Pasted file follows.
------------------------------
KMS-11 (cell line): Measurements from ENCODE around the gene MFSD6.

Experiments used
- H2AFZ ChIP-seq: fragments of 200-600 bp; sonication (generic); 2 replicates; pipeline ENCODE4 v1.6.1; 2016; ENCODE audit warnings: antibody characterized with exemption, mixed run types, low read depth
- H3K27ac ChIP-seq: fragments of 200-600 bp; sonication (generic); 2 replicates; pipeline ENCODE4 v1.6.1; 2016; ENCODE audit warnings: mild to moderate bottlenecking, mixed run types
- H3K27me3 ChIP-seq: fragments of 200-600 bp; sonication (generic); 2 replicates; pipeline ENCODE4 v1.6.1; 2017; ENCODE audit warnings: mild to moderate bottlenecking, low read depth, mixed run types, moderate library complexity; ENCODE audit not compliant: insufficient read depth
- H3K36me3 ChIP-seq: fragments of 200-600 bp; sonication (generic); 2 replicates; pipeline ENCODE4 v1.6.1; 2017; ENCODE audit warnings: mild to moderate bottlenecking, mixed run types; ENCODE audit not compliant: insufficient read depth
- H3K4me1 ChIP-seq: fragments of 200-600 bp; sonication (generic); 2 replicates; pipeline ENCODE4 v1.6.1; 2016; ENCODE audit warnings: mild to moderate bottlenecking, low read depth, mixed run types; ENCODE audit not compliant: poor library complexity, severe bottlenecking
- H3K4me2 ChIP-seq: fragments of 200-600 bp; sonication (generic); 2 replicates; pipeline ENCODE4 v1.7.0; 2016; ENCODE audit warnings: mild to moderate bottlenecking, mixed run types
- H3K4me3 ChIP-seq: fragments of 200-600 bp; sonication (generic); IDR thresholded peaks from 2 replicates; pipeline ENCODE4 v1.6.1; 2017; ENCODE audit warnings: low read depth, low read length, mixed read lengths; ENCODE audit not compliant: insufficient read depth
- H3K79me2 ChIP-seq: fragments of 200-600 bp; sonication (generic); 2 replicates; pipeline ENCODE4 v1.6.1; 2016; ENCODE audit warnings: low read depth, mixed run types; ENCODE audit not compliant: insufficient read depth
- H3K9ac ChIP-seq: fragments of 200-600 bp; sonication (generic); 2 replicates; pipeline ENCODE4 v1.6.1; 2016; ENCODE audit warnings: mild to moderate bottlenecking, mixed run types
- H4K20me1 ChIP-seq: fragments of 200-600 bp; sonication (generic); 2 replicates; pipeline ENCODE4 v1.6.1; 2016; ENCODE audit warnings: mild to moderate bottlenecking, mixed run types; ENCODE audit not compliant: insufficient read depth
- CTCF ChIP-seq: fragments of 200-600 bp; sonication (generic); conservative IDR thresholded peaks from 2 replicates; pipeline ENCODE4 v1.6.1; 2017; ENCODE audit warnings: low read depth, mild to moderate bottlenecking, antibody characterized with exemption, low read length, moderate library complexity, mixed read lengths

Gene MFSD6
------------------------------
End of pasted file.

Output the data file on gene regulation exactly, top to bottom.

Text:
KMS-11 (cell line): Measurements from ENCODE around the gene MFSD6.

Experiments used
- H2AFZ ChIP-seq: fragments of 200-600 bp; sonication (generic); 2 replicates; pipeline ENCODE4 v1.6.1; 2016; ENCODE audit warnings: antibody characterized with exemption, mixed run types, low read depth
- H3K27ac ChIP-seq: fragments of 200-600 bp; sonication (generic); 2 replicates; pipeline ENCODE4 v1.6.1; 2016; ENCODE audit warnings: mild to moderate bottlenecking, mixed run types
- H3K27me3 ChIP-seq: fragments of 200-600 bp; sonication (generic); 2 replicates; pipeline ENCODE4 v1.6.1; 2017; ENCODE audit warnings: mild to moderate bottlenecking, low read depth, mixed run types, moderate library complexity; ENCODE audit not compliant: insufficient read depth
- H3K36me3 ChIP-seq: fragments of 200-600 bp; sonication (generic); 2 replicates; pipeline ENCODE4 v1.6.1; 2017; ENCODE audit warnings: mild to moderate bottlenecking, mixed run types; ENCODE audit not compliant: insufficient read depth
- H3K4me1 ChIP-seq: fragments of 200-600 bp; sonication (generic); 2 replicates; pipeline ENCODE4 v1.6.1; 2016; ENCODE audit warnings: mild to moderate bottlenecking, low read depth, mixed run types; ENCODE audit not compliant: poor library complexity, severe bottlenecking
- H3K4me2 ChIP-seq: fragments of 200-600 bp; sonication (generic); 2 replicates; pipeline ENCODE4 v1.7.0; 2016; ENCODE audit warnings: mild to moderate bottlenecking, mixed run types
- H3K4me3 ChIP-seq: fragments of 200-600 bp; sonication (generic); IDR thresholded peaks from 2 replicates; pipeline ENCODE4 v1.6.1; 2017; ENCODE audit warnings: low read depth, low read length, mixed read lengths; ENCODE audit not compliant: insufficient read depth
- H3K79me2 ChIP-seq: fragments of 200-600 bp; sonication (generic); 2 replicates; pipeline ENCODE4 v1.6.1; 2016; ENCODE audit warnings: low read depth, mixed run types; ENCODE audit not compliant: insufficient read depth
- H3K9ac ChIP-seq: fragments of 200-600 bp; sonication (generic); 2 replicates; pipeline ENCODE4 v1.6.1; 2016; ENCODE audit warnings: mild to moderate bottlenecking, mixed run types
- H4K20me1 ChIP-seq: fragments of 200-600 bp; sonication (generic); 2 replicates; pipeline ENCODE4 v1.6.1; 2016; ENCODE audit warnings: mild to moderate bottlenecking, mixed run types; ENCODE audit not compliant: insufficient read depth
- CTCF ChIP-seq: fragments of 200-600 bp; sonication (generic); conservative IDR thresholded peaks from 2 replicates; pipeline ENCODE4 v1.6.1; 2017; ENCODE audit warnings: low read depth, mild to moderate bottlenecking, antibody characterized with exemption, low read length, moderate library complexity, mixed read lengths

Gene MFSD6